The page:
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33years_here  
#1 Posted : Sunday, October 17, 2021 10:13:25 AM(UTC)
33years_here

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Looking for info on who hires, fires, directs & pays for the EEOC investigator, and what types of contact are appropriate between the Agency & EEOC investigator, prior to conducting the in-person interviews with witnesses?

Obviously there has to be some contact. I'm just curious what parameters, if any, EEOC places around it. I searched EEOC but couldn't find that kind of information.

Also... does anyone know what path the money follows to get into an investigator's pockets? Like are they contractors that work for EEOC, contractors to the Agency, or something else?

Thanks much. Hope ya'll are good.
frankgonzalez  
#2 Posted : Monday, October 18, 2021 3:34:54 AM(UTC)
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Originally Posted by: 33years_here Go to Quoted Post
Looking for info on who hires, fires, directs & pays for the EEOC investigator, and what types of contact are appropriate between the Agency & EEOC investigator, prior to conducting the in-person interviews with witnesses?

Obviously there has to be some contact. I'm just curious what parameters, if any, EEOC places around it. I searched EEOC but couldn't find that kind of information.

Also... does anyone know what path the money follows to get into an investigator's pockets? Like are they contractors that work for EEOC, contractors to the Agency, or something else?

Thanks much. Hope ya'll are good.
They can be internal agency employees, employees of another agency (via MOU or MOA) or contractors (depends on the agency), or a combination of all the above. For example, DoD uses its own investigators. My agency contracts out the investigation, though we are looking at the logistics of bringing it in-house (ie Do we have enough work for a full time investigator and will that show any cost savings to the agency vs using contractors).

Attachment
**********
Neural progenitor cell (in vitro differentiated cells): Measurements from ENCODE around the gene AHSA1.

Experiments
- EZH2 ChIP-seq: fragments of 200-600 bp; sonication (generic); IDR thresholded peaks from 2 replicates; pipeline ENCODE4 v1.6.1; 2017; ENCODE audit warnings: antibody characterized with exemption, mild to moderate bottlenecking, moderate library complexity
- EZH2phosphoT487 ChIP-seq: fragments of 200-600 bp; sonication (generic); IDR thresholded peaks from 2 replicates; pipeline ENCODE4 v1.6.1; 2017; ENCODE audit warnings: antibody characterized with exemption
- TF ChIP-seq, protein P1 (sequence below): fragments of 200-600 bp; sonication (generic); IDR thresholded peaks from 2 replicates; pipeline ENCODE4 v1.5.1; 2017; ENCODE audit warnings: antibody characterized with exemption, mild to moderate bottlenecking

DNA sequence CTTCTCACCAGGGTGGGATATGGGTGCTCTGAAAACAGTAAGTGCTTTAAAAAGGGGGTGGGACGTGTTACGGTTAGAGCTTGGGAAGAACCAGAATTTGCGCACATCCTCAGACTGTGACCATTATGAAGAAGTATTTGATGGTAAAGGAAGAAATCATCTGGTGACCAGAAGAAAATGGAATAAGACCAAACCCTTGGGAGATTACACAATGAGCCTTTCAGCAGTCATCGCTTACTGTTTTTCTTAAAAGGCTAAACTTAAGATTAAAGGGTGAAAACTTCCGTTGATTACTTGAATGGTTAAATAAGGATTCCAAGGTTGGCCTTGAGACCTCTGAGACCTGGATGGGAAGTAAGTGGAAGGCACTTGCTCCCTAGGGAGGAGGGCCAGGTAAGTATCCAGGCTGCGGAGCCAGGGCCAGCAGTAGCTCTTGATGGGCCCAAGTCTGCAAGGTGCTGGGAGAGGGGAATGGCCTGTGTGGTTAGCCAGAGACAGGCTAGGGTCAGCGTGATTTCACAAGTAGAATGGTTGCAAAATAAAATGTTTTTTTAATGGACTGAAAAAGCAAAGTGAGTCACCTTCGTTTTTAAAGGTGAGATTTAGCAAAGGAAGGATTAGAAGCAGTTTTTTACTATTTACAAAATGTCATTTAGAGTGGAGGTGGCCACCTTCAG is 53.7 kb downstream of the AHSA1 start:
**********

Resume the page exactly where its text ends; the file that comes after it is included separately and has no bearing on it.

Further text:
The typical process is:
1. Agency contacts investigator with scope of investigation: what the accepted claims are, names of RMO(s), witnesses, etc, along with a copy of the counselor's report and the formal complaint.
2. Investigator reaches out to the agency with their investigation plan
3. Agency accepts or rejects investigation plan (typically, the plan is not rejected but sent back for correction...ie an accepted claim is missing in it, missing RMO or witnesses, etc.)
4. Investigator reaches out to the agency (typically the people who handle the informal complaint) to do document requests, get contact info for people to interview, etc. The documents are provided to the investigator (typically the Informal Complaints Manager handles this in the agencies I have worked at, so to eliminate confusion). If there are any questions on the documents (ie "Why are you asking for their last promotion SF50 when the claim is they were not selected by this agency?" or "Why are you not asking for the panel notes for the selection panel as this is a non-selection case but you asked for the cert of eligibles so understand what the claim is?"), the agency (typically the POC for the Doc request) will ask them for clarification.
5. Investigation report gets sent to Agency for review. If it is deficient, it is sent back with comments (typically these are interviews that don't address the allegations, missing documents and nothing to say why they are missing, etc) for correct/addition.
6. Investigation Report is finalized and accepted. Copies sent to complainant, OGC, etc for the record.
7. Complainant is sent options for next step (Final Agency Decision, aka FAD or Request a Hearing from the EEOC. Exception is mixed cases which can go to the MSPB and EEOC on the same issues, such as being terminated and the employee claims it was because of an EEOC covered aspect, then typically the complainant goes to MSPB after the investigation with appeal rights to the EEOC).

Edited by user Monday, October 18, 2021 3:35:32 AM(UTC)  | Reason: Not specified

You should have voted Cthulu...the greatest of all Evils
thanks 1 user thanked frankgonzalez for this useful post.
33years_here on 11/6/2021(UTC)
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